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Two X-Prize teams, presumed extinct, are still going strong!

Posted by: The Legionnaire - Thu Aug 07, 2003 11:43 pm
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Two X-Prize teams, presumed extinct, are still going strong! 
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Space Walker
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Post Two X-Prize teams, presumed extinct, are still going strong!   Posted on: Thu Aug 07, 2003 11:43 pm
Judging by the dormant websites and lack of news, I always assumed that Lone Star Space Access and Advent Launch Services had either gone out of business or were still looking for funding.

But this week, much to my suprise, I was proved wrong.

Advent Launch Services is not only still around but is in fact conducting full-scale engine tests, asthis article in the Baltimore Sun attests to.

And as for Lone Star Space Access, their website, after years of dormancy, has roared back into action. Intriguingly, although the website has lots of new information, the news section states news announcements has been limited after November 2000 due to stipulations made during on-going negotiations. I don't know exactly what to make of that, but the updating of the web-site is a promising sign that the company's still going strong.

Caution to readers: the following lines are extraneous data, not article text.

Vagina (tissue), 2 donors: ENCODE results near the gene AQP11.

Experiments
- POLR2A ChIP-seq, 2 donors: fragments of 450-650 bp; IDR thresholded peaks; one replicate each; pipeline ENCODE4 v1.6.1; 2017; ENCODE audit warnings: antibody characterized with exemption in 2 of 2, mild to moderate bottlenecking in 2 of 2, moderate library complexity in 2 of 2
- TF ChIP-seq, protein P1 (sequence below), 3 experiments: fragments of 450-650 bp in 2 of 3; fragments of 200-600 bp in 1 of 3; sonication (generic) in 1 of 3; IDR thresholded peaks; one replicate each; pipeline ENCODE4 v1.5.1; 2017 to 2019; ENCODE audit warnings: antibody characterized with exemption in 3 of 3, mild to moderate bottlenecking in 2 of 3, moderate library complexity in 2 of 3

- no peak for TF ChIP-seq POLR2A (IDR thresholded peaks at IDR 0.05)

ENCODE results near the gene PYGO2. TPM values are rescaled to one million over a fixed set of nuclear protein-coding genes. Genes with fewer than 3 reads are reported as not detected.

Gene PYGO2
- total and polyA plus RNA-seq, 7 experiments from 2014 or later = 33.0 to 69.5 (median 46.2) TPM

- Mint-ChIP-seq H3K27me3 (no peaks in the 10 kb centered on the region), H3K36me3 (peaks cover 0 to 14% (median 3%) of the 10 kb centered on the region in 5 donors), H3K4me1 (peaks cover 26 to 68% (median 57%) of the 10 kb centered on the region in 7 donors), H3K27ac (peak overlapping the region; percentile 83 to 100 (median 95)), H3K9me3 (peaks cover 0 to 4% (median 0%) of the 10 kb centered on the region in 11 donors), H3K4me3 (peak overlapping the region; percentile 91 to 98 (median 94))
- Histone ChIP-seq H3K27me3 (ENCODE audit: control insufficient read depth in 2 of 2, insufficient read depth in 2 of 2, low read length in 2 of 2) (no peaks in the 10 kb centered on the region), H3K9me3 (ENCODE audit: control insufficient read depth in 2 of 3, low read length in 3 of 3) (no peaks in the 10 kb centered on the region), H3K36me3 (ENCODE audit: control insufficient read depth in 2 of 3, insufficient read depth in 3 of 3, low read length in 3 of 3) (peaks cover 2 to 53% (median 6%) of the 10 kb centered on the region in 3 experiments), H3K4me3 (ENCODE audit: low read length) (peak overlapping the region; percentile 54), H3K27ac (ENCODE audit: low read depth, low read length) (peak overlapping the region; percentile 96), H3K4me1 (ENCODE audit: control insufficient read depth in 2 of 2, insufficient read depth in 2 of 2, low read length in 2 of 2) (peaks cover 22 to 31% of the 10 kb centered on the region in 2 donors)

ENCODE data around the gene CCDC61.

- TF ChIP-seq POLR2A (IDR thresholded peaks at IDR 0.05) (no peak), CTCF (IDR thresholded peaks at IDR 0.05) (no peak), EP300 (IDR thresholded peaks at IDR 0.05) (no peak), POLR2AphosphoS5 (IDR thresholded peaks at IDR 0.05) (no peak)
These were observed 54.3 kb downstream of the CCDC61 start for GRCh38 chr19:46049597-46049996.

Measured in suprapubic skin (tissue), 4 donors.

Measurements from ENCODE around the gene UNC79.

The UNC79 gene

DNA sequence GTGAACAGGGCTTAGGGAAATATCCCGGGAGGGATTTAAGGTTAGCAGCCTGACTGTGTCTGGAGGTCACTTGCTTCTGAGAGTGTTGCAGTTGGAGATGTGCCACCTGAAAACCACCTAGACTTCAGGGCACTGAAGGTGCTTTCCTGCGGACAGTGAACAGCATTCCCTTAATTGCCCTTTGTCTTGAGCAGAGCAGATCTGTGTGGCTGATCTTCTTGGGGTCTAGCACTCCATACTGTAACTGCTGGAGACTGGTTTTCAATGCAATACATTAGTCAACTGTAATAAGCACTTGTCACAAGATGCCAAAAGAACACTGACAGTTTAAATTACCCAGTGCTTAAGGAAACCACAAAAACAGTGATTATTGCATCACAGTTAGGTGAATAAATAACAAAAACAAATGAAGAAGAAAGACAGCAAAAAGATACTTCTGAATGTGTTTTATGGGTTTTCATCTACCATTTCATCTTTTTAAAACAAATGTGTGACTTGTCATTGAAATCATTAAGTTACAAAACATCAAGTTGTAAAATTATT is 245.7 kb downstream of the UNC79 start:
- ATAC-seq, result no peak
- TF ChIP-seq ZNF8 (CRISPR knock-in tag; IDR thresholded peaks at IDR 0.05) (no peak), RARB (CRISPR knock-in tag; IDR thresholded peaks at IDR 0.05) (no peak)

Of course, I don't think either of these teams will win the X-Prize, but the more competitors, the merrier -- and the more options future space tourists will have.


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Spaceflight Participant
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Post Re: Two X-Prize teams, presumed extinct, are still going str   Posted on: Fri Aug 08, 2003 8:31 am
The Legionnaire wrote:
And as for Lone Star Space Access, their website, after years of dormancy, has roared back into action.


http://www.lonestarspace.com/prod02.htm
Quote:
The simplicity and sound engineering of the Cosmos Mariner makes it a leading contender for the prize.

A HTHL spaceplane with turbofan engines is "simple" ? That is like ... so last decade :roll:


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Post Lonestar   Posted on: Sat Apr 10, 2004 12:21 am
Looks more like they have an HTML spaceplane :)

I've searched and search for anything that Republic Aerospace Corporation has actually DONE, and found nothing. Anyone can say that they have something they have developed, but aren't allowed to talk about.

In fact, their web site even has the rules of the game down wrong. They state that the ship must go up '62 nautical miles'. No it doesn't. It has to go up 62 conventional miles, or 100KM. 62 nautical miles is over 71 miles, or around 120 km.

If they don't even know the difference between a nautical mile and ordinary miles, then I doubt they have the knowhow to put a ship into space :)


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Post    Posted on: Sat Apr 10, 2004 6:44 am
Mars probes have exploded over less so ya never know.

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